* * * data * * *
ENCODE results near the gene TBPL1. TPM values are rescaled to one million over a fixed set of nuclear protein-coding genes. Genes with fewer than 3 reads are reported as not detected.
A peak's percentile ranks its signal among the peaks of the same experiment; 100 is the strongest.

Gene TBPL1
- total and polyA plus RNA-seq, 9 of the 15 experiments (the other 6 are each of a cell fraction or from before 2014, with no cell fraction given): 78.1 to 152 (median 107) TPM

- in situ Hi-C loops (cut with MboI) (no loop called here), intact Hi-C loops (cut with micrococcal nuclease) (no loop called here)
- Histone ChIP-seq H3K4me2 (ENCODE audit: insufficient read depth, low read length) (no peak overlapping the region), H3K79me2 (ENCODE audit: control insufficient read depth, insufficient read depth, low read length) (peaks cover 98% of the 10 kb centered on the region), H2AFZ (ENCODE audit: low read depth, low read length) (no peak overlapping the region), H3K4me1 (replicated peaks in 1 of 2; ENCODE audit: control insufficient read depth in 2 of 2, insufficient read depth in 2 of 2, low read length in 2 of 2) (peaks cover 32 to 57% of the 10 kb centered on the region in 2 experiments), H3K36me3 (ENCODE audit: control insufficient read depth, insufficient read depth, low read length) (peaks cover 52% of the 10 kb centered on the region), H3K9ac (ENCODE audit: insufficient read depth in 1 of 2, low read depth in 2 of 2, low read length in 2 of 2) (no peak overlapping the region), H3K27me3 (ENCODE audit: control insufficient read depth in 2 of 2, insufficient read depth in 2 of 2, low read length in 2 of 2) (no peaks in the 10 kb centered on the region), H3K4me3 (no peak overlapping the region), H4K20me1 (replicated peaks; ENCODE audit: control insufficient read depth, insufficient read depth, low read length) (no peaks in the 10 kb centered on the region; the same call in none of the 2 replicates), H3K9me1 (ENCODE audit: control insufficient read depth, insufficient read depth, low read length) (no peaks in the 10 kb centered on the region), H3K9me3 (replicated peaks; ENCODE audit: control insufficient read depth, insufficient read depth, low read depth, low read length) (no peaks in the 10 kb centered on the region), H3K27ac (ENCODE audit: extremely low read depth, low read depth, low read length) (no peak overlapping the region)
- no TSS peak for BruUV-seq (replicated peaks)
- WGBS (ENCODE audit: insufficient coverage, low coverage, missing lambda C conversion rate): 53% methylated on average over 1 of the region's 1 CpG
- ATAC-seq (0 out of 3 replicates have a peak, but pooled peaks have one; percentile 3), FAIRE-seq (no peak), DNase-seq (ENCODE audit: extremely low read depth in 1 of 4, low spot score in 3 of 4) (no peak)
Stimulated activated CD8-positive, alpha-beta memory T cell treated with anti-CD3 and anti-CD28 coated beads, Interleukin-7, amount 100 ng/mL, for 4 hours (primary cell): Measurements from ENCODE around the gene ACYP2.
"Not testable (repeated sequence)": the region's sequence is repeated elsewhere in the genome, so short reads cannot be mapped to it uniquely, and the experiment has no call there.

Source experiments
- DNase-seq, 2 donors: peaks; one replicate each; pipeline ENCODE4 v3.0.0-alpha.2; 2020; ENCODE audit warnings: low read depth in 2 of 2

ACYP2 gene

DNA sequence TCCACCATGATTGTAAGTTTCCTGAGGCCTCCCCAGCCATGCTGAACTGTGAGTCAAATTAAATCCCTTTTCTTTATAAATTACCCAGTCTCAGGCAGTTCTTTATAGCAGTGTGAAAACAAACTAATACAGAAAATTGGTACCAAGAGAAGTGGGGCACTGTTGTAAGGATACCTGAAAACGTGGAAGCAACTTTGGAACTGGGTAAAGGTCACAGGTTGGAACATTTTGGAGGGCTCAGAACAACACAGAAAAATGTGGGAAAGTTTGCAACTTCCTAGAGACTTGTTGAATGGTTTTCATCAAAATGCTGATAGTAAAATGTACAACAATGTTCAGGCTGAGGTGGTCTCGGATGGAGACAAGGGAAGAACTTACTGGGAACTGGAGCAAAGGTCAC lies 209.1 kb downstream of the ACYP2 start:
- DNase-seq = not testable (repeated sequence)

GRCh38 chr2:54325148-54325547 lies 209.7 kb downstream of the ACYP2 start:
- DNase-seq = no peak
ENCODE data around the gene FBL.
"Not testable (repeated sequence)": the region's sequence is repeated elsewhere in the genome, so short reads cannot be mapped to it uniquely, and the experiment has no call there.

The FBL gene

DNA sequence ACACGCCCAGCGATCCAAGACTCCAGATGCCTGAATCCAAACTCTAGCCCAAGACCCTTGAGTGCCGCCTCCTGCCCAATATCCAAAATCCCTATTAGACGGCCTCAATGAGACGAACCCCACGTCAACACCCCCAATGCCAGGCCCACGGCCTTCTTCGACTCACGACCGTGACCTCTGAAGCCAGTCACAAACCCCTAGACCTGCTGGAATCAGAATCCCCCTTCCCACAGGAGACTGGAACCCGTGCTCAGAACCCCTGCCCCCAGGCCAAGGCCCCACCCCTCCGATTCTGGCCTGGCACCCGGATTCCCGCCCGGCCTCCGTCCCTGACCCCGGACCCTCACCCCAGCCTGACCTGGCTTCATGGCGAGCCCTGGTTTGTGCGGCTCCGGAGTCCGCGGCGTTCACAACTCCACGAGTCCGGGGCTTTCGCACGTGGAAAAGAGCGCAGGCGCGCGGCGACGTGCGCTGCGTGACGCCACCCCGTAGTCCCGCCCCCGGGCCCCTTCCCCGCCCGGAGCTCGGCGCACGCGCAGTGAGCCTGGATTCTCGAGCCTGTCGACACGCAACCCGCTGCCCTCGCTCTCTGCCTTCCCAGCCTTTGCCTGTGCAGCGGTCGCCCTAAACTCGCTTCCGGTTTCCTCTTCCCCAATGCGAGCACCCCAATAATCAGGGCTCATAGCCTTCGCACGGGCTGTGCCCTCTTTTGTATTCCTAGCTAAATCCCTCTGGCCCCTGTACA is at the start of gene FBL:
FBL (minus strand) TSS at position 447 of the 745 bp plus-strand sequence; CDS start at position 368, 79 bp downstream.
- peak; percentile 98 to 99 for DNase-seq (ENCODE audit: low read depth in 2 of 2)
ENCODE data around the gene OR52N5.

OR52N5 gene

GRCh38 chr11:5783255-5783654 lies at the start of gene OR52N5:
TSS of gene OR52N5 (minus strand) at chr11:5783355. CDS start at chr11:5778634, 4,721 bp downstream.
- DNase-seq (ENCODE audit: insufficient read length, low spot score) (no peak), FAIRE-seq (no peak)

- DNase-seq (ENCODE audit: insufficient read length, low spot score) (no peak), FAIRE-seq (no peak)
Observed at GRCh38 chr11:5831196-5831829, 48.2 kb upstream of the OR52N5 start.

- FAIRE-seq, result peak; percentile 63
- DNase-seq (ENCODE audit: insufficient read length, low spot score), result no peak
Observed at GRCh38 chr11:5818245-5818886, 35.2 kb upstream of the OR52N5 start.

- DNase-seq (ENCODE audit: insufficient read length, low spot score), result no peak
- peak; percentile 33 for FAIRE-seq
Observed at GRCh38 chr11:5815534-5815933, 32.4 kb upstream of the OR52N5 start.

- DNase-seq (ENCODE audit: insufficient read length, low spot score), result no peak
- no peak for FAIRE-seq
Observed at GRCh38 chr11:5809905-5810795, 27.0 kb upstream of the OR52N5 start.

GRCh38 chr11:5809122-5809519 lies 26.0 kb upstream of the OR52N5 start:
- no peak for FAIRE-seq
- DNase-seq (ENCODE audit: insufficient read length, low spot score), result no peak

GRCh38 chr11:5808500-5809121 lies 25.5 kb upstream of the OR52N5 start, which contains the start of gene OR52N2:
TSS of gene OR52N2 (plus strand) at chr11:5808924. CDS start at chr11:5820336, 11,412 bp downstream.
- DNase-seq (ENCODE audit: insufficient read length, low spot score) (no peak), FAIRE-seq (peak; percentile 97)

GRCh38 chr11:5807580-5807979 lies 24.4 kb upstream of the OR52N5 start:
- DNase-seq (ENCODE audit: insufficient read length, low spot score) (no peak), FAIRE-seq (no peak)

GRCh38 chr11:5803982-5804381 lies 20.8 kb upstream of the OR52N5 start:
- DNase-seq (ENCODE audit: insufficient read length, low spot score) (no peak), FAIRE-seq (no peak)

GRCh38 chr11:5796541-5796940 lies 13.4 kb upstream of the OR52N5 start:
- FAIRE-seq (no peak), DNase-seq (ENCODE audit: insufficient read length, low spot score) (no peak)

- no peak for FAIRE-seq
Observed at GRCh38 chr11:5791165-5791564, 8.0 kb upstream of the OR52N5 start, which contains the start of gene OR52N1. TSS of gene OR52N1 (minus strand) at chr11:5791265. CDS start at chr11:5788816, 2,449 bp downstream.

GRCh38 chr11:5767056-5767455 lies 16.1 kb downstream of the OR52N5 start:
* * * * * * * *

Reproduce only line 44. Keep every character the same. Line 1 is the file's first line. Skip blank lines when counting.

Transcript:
GRCh38 chr11:5808500-5809121 lies 25.5 kb upstream of the OR52N5 start, which contains the start of gene OR52N2: